Although very popular in the last few years, the potential of echinacea as the truly beneficial herb it really is, has yet to be fully understood by most. For several generations, Native Americans knew of the power of this plant and other herbs in treating or preventing many different ailments.

Echinacea is best known for its' immune enhancing ability, but has proven very effective in many other areas as well

Chinese astragalus root, Astragalus membranaceus, is widely used throughout the Orient as a tonic food and medicinal plant. Research has shown that this root and its extracts are powerful stimulators of the immune system.

Astragalus stimulates virtually every phase of immune system activity. It increases the number of "stem cells" in the marrow and lymph tissue, and stimulates their development into active immune cells which are released into the body. Research documenting this also demonstrated that astragalus could promote or trigger immune cells from the "resting" state into heightened activity. Another study on an astragalus-based Chinese remedy demonstrated "the tendency to stimulate immune response" without suppressive effects. Long-term use (for 35 days) heightened the activity of spleen cells. The remedy also decreased negative side effects of steroid therapy on the immune system. The author recommended using it in combination with steroid therapy "to alleviate the adverse effects" of the steroid.

Red Clover

Red Clover has a rich history as a cleansing herbal tonic. traditionally used in springtime to promote general health and to revitalize the spirit. Red Clover helps to calm coughs, reduce skin inflammations, and improve general health. This herb contains many of the essential B and C vitamins.

Herbalists have long prized this herb for it's traditional use as a blood purifier, expelling toxins from the bloodstream. Primary chemical constituents of Red Clover include phenolic glycosides (salicylic acid), essential oil (methyl salicylate), sitosterol, genistiene, flavonoids, salicylates, coumarins, cyanogenic glycosides, silica, choline, and lecithin. Red Clover also contains vitamin A, vitamin C, B-complex, calcium, chromium, iron, and magnesium. Researchers from the National Cancer Institute (NCI) have found anti-cancer properties in this herb.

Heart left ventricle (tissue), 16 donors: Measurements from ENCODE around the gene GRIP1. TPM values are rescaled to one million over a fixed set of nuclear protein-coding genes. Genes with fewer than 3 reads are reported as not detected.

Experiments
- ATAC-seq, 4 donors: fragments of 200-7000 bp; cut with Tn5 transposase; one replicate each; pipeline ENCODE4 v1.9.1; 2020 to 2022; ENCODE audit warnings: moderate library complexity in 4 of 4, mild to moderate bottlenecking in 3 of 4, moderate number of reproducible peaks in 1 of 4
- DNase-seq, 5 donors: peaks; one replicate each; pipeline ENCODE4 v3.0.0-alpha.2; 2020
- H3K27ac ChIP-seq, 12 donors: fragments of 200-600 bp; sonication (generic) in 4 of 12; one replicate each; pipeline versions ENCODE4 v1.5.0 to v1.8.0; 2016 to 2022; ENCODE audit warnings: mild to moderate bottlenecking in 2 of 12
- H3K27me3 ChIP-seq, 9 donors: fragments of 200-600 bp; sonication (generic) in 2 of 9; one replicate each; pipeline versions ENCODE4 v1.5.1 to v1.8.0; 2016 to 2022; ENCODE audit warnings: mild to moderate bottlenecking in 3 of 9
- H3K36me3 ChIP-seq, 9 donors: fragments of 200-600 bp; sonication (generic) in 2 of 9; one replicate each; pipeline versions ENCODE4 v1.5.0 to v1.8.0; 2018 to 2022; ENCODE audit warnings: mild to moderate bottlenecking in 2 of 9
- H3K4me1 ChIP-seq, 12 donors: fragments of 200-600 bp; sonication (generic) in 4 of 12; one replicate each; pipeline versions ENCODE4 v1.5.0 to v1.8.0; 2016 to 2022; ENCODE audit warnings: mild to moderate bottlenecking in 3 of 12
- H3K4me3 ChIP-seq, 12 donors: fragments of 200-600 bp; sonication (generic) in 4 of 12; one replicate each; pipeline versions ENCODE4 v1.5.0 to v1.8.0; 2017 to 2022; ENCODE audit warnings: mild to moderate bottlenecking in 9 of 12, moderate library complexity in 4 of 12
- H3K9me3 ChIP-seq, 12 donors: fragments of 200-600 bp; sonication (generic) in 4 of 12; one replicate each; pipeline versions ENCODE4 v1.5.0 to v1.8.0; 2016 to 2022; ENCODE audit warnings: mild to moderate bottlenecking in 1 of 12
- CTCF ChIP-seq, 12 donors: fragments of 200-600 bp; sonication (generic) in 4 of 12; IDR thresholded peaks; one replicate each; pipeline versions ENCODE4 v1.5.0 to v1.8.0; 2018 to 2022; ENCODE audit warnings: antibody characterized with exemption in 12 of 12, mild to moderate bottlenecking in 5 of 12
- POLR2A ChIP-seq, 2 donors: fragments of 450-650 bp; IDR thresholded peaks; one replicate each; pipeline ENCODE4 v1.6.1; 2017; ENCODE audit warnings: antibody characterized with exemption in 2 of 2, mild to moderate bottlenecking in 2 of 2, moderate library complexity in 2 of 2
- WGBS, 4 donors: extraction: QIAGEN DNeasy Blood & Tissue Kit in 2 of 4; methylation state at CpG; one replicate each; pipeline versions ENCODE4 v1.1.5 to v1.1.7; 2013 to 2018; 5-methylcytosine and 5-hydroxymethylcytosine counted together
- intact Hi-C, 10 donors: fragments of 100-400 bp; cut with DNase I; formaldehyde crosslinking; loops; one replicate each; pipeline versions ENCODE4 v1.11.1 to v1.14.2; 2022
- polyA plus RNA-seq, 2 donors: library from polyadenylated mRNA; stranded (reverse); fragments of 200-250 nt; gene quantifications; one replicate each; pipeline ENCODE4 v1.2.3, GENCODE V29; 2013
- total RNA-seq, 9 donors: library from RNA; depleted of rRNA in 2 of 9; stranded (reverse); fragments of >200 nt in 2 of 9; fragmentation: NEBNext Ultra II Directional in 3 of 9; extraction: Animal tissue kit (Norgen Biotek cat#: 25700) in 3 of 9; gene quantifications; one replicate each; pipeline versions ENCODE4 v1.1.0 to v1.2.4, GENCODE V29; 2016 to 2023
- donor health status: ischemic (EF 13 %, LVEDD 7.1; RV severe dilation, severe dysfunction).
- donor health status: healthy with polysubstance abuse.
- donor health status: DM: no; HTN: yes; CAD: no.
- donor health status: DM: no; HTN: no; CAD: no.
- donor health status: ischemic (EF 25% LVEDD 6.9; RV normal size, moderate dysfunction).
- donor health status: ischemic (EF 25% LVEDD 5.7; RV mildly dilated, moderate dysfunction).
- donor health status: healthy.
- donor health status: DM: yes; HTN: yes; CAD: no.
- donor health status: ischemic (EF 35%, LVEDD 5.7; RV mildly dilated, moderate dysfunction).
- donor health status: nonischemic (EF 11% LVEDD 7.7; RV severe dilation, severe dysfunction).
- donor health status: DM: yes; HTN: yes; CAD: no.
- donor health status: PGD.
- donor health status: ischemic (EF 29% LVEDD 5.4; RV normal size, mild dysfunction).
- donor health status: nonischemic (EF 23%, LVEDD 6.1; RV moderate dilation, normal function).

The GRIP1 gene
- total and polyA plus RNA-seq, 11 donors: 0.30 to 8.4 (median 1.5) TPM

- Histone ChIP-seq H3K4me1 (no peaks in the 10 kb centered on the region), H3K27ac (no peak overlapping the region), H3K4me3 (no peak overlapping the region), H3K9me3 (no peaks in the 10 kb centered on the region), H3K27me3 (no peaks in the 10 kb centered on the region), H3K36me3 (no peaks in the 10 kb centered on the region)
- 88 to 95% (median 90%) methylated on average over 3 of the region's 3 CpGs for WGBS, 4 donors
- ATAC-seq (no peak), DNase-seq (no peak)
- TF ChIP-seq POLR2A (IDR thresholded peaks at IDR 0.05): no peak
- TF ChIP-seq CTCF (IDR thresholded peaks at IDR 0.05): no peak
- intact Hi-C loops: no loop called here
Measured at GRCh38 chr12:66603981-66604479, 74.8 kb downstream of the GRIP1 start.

For further information on herbs I recommend the following books:

Juliette de Bairacli Levy

Mary Wulff-Tilford & Gregory Tilford

It is unwise to assume that herbs alone can be used to treat ill-health in our pets. Most veterinary naturopaths, herbalists and holistic veterinarians will recommend a change in diet/nutritional support in addition to herbal therapy. This integrated approach is designed to give the animal patient the greatest amount of comfort combined with the gentlest and most supportive treatments.

For a consultation with Dr Jeannie please download the Health History Questioniare.

NOTE The information on this site is based on the traditional and historic use of herbs as well as personal experience and is provided for general reference and educational purposes only. It is not intended to diagnose, prescribe or promote any direct or implied health claims. This information is and products are not intended to replace professional veterinary and/or medical advice

This article is the sole property of Dr Jeanette (Jeannie) Thomason and The Whole Dog. It cannot be reproduced in any form whatsoever without the expressed written consent of the author.